MORGANTOWN, W.Va. (AP) — Jim Justice, the billionaire coal baron soon to be governor of West Virginia, is handing his business empire over to family members before he takes office, following a similar path as President-elect Donald Trump. There is no overarching law mandating what governors must do, and others have opted to put their holdings into a blind trust to avoid conflict. Here is a sampling of how well-heeled governors have handled their business stakes:
Republican Gov. Rick Scott reported his worth at about $218 million when running for office in 2010. He spent about $73 million of his own money on the campaign. After the election, he faced questions over potential conflicts, including his ownership of Solantic, a chain of urgent health clinics. Critics said he could financially benefit from state Medicaid policies and his proposals to force state workers and welfare recipients to take drug tests. Courts later found the drug testing policies unconstitutional.
Worth: Scott currently lists his worth at just under $120 million, but the figure doesn't include assets wholly owned by his wife, who isn't required to list her wealth.
Business: Scott owned a chain of 32 urgent health clinics and had holdings in several other companies when he took office.
What was done with the money: Florida law prohibits officials from owning a stake in companies that do business with their agencies or which their agencies regulate. Scott immediately put Solantic in his wife's name after the election and placed his remaining assets in a blind trust while seeking a buyer for the health clinic chain, which he sold his first year in office.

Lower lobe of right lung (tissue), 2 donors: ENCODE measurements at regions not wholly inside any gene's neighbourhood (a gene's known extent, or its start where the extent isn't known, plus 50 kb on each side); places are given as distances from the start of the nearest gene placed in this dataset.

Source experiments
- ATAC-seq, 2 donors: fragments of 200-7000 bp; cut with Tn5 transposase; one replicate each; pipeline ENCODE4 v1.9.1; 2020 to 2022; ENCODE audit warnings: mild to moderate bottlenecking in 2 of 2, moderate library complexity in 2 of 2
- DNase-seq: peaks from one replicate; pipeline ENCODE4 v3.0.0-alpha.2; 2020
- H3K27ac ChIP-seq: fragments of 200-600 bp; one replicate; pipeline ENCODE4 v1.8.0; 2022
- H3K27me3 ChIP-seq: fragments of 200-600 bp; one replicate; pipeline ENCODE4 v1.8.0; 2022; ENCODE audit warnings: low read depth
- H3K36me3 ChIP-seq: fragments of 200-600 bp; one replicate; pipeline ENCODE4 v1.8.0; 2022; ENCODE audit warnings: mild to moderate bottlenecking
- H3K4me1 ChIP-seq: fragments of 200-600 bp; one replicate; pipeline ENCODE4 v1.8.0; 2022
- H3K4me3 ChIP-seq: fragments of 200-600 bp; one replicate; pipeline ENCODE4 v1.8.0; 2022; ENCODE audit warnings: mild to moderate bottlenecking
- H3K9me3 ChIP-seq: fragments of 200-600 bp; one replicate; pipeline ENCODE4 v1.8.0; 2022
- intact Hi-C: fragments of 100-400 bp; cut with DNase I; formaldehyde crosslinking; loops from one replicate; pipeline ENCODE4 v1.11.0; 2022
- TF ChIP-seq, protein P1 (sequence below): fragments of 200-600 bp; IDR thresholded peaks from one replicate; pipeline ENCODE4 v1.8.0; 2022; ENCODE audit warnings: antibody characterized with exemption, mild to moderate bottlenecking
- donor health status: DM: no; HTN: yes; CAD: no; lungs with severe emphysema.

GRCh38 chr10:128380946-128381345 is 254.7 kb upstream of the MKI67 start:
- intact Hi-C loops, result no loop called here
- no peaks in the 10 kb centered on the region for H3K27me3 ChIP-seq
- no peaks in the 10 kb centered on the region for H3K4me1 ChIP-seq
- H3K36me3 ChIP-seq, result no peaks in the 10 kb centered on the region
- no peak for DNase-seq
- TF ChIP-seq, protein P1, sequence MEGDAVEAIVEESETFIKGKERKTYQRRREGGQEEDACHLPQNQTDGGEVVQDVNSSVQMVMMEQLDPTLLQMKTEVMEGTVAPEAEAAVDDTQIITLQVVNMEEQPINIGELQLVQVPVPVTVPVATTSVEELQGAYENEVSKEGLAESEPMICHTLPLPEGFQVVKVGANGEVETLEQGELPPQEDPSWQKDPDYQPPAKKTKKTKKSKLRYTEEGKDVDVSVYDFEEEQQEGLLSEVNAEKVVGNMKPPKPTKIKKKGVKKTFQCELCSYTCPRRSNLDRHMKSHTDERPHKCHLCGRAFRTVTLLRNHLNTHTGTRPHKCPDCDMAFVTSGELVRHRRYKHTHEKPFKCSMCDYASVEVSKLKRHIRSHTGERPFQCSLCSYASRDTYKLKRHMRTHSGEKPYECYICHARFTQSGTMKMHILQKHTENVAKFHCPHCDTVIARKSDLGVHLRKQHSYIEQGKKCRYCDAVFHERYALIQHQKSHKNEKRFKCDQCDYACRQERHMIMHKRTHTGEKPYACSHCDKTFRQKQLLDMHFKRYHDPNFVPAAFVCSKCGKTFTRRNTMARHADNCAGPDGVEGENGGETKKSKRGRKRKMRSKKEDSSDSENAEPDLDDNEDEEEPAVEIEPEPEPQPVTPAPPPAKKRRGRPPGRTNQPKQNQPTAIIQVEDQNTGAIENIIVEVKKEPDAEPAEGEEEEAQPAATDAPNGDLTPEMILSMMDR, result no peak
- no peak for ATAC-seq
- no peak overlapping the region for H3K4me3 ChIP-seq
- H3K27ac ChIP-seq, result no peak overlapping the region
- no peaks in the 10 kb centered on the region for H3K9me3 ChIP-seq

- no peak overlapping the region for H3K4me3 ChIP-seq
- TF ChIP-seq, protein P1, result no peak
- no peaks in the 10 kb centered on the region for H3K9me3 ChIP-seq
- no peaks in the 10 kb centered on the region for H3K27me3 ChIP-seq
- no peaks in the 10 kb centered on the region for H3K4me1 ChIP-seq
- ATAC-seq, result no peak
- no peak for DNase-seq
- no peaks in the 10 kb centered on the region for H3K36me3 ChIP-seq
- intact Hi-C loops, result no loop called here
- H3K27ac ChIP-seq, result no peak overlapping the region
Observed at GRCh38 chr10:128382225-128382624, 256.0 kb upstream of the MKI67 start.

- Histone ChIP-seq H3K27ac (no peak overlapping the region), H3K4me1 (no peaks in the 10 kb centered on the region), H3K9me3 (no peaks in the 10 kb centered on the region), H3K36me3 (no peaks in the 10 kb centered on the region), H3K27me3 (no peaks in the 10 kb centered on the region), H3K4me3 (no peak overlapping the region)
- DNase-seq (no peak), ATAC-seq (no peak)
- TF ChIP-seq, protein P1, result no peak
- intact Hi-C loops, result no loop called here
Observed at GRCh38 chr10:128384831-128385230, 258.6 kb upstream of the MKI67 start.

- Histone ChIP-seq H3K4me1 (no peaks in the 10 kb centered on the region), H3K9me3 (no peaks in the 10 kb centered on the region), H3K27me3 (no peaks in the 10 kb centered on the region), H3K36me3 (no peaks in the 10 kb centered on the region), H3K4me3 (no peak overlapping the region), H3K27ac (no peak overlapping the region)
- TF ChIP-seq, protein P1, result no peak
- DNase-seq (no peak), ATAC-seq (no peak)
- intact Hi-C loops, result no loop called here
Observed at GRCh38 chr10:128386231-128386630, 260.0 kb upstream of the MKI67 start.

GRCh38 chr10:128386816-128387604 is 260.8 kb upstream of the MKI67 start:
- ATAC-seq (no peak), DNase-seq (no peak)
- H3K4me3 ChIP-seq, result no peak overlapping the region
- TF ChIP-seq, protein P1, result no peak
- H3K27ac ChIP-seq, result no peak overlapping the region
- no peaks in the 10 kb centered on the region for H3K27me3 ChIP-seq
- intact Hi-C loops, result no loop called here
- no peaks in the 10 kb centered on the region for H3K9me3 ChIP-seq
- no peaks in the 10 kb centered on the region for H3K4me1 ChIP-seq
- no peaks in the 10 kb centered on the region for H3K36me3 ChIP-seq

Bruce Rauner, a wealthy private equity investor, campaigned on a conservative agenda in a state that had seen Democratic control of the House, Senate and governor's mansion for 12 years.
Worth: $500 million to $1 billion
Businesses: More than 100 companies in which he lists partnership, membership interest or stock ownership.
What Was Done With The Money: Just before his January 2015 inauguration, he and his wife, Diana, announced that they would put their assets into a blind trust. But the Chicago Tribune reported later that month that instead of a blind trust, the governor had granted administrative power over his money to an investment adviser. Experts say the plan allows the Rauners and the adviser to share financial information.
Republican Matt Bevin used more than $4 million of his own money to win the governor's mansion in 2015. Most of his wealth comes from his career as an investment manager, including building his own company in 2003 only to sell it in 2010. He owns all or part of 10 different companies, whose business includes a candy story, LED signs, computer software and medical devices.
Worth: Bevin's true worth is unknown, since he is the first Kentucky governor in recent memory to refuse to release his personal income tax returns. During his 2014 run for the U.S. Senate, Bevin reported a net worth of between $15.5 million and $60.6 million.
Businesses: Bevin owns all or part of 10 companies.
What was done with the money: It remains unclear. Kentucky law does not require the governor to divest himself of his business interests. It does require the governor to abstain from decision making if he has a personal interest in the matter. In that case, the decision would fall to the lieutenant governor. It is unclear if he has taken steps to distance himself from those assets.